Donald Trump’s ascendancy into the Oval Office has provided us, as a nation, with a four-year long education in just which constitutional limits restrict the president’s actions — and which limits are more like rough guidelines that the president is not actually required to follow as long as he has a sufficiently compliant Congress that will let him get away with it.
As John and Brett discuss in this clip from The Damage Report, Trump may soon be imposing another object lesson in pushing constitutional limits on us if and when he seeks to pardon himself for federal crimes, past, present and maybe even future. John notes that Trump has long been obsessed with the pardon power, and has openly discussed - well, tweeted about - the prospect of pardoning himself, even though many legal scholars feel he would be on shaky legal ground if he tried it.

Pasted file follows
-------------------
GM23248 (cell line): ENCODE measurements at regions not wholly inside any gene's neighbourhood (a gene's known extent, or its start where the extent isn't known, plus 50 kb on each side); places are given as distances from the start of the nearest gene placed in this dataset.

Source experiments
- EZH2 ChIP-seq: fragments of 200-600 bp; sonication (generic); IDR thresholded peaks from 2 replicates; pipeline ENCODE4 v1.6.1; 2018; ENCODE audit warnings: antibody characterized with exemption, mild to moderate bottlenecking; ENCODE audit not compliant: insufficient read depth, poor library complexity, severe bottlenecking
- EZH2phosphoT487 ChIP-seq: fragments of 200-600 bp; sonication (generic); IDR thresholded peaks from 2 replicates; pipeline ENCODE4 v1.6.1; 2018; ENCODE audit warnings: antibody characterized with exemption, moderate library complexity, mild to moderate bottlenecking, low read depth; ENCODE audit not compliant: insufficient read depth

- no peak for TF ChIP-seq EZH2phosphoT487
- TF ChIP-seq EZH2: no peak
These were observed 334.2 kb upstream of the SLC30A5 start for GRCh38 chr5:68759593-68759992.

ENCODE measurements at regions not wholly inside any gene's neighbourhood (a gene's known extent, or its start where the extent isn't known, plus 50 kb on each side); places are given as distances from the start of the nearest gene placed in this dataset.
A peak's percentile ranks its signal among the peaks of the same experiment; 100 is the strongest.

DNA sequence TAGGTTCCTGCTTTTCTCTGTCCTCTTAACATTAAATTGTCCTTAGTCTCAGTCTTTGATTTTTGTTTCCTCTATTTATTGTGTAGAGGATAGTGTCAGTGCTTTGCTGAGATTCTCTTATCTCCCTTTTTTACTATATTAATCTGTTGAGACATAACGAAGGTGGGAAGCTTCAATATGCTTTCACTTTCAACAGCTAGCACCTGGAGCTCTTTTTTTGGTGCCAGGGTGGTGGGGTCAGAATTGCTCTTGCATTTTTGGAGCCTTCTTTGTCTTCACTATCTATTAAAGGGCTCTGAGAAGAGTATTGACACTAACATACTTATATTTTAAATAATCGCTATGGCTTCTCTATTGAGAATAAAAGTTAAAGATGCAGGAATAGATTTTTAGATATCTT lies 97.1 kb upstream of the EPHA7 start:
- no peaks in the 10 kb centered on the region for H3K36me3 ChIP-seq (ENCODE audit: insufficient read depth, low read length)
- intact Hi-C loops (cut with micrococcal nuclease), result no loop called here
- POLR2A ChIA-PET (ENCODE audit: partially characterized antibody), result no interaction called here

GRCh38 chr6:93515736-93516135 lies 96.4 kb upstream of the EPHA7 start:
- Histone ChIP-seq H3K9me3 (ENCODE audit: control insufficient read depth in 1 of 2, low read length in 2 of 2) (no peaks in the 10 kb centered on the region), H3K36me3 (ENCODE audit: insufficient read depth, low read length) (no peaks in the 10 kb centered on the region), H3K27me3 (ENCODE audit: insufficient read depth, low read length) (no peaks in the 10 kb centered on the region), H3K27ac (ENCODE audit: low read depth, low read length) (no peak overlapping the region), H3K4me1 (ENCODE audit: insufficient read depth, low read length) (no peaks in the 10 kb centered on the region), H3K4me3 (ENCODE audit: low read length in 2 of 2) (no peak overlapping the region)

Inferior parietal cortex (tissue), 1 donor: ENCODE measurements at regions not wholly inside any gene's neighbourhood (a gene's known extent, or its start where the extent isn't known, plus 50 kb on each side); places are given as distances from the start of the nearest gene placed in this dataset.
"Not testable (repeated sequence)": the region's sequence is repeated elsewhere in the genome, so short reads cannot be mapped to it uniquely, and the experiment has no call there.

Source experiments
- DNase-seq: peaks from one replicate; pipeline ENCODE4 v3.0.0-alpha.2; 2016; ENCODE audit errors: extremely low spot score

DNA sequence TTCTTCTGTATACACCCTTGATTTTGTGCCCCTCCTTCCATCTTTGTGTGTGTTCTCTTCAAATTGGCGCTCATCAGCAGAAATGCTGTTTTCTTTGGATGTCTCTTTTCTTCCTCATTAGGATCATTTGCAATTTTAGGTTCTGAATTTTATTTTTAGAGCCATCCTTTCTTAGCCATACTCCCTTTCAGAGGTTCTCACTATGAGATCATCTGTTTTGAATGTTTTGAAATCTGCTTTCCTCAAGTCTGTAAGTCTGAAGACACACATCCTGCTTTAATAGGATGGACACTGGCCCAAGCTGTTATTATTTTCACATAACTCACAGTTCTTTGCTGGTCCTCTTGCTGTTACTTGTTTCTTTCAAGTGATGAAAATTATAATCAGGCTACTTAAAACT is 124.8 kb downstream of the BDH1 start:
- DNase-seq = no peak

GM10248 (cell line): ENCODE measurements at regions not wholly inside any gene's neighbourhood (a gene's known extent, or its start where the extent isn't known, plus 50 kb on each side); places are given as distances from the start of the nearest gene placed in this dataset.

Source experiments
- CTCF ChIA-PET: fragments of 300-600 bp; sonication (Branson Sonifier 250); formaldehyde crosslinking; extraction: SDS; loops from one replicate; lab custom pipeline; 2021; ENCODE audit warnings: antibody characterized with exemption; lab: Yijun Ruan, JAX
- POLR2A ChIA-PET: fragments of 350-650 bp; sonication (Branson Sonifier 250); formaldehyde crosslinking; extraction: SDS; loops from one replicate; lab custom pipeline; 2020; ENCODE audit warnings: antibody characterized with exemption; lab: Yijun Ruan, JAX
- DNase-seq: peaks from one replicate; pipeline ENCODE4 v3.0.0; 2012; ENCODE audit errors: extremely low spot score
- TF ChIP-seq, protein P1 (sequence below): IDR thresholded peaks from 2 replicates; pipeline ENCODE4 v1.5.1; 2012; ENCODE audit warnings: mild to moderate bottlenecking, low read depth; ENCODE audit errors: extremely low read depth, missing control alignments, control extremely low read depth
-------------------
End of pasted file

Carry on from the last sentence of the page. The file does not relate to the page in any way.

John adds that the question came up in 1974 when the Justice Department concluded that then-president Richard Nixon could not pardon himself based on the principle that no one may be a judge in one’s own case, but that’s not the same as a court ruling. And with a criminally-inclined president uniquely unfazed by precedent or existing norms and a wild card Supreme Court replete with his appointees… let’s just say we may soon see yet more boundaries falling, ironically enough from a president who ran on a campaign promise of building a wall.